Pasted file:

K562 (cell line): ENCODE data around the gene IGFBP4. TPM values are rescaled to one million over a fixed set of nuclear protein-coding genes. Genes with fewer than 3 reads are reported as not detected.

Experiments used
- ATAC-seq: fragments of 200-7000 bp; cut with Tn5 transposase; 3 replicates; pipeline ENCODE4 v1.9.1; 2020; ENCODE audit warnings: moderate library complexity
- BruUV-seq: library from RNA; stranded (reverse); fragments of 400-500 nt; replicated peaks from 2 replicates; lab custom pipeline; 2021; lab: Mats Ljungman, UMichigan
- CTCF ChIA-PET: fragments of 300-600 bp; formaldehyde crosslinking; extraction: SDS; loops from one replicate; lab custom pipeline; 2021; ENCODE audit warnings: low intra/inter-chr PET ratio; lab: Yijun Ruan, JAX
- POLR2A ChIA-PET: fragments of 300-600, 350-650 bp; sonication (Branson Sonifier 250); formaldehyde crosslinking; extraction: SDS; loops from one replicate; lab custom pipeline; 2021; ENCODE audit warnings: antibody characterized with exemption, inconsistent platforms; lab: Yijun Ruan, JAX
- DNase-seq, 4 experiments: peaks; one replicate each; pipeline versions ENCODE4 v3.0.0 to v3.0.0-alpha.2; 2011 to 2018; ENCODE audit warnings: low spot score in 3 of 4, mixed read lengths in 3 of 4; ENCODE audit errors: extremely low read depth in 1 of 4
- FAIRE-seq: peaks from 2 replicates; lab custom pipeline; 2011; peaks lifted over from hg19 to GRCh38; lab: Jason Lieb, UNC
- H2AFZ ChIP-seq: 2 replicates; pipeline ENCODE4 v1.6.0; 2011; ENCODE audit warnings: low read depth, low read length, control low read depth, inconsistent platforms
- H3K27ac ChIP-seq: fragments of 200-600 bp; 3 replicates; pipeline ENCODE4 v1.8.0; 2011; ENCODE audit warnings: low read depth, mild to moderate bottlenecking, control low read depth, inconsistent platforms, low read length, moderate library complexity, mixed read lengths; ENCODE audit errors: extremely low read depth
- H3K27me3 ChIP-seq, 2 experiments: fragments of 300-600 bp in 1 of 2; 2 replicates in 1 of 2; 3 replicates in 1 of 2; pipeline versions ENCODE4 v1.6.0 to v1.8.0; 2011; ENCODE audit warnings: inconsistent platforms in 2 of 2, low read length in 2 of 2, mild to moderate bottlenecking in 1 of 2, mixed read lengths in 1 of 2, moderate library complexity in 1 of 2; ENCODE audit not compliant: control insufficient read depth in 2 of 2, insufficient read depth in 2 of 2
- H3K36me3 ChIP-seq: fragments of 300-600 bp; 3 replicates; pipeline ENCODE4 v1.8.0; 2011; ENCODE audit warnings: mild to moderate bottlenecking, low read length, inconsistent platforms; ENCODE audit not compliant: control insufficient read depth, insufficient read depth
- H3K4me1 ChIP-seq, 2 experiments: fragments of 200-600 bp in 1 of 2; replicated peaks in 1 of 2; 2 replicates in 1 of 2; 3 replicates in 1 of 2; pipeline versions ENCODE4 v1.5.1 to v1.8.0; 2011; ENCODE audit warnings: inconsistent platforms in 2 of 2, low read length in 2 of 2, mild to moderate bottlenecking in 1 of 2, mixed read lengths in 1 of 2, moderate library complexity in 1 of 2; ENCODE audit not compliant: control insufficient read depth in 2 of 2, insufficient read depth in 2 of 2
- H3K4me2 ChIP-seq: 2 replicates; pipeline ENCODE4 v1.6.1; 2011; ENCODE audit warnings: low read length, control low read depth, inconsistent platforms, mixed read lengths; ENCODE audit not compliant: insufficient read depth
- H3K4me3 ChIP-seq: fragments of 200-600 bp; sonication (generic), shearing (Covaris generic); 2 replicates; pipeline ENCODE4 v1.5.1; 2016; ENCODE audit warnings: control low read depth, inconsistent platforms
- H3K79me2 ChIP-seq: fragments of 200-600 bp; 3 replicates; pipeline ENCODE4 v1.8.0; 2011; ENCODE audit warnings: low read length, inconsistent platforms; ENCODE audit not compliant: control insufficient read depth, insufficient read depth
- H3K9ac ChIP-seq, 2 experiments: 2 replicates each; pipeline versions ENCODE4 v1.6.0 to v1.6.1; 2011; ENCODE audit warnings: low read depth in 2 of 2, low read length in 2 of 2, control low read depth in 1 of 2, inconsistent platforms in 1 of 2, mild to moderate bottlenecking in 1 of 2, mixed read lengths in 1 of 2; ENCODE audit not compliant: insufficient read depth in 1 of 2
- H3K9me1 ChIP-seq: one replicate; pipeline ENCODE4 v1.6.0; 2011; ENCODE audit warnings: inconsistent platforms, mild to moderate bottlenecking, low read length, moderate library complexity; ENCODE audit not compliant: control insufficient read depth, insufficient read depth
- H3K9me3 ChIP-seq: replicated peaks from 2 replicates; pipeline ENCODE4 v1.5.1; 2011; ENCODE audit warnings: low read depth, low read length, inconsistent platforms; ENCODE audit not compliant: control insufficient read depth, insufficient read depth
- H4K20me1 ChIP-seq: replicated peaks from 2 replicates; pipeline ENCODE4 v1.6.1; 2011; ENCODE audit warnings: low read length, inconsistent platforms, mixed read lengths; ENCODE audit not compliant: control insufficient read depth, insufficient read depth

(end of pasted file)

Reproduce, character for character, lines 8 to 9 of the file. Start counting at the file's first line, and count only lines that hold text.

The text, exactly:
- FAIRE-seq: peaks from 2 replicates; lab custom pipeline; 2011; peaks lifted over from hg19 to GRCh38; lab: Jason Lieb, UNC
- H2AFZ ChIP-seq: 2 replicates; pipeline ENCODE4 v1.6.0; 2011; ENCODE audit warnings: low read depth, low read length, control low read depth, inconsistent platforms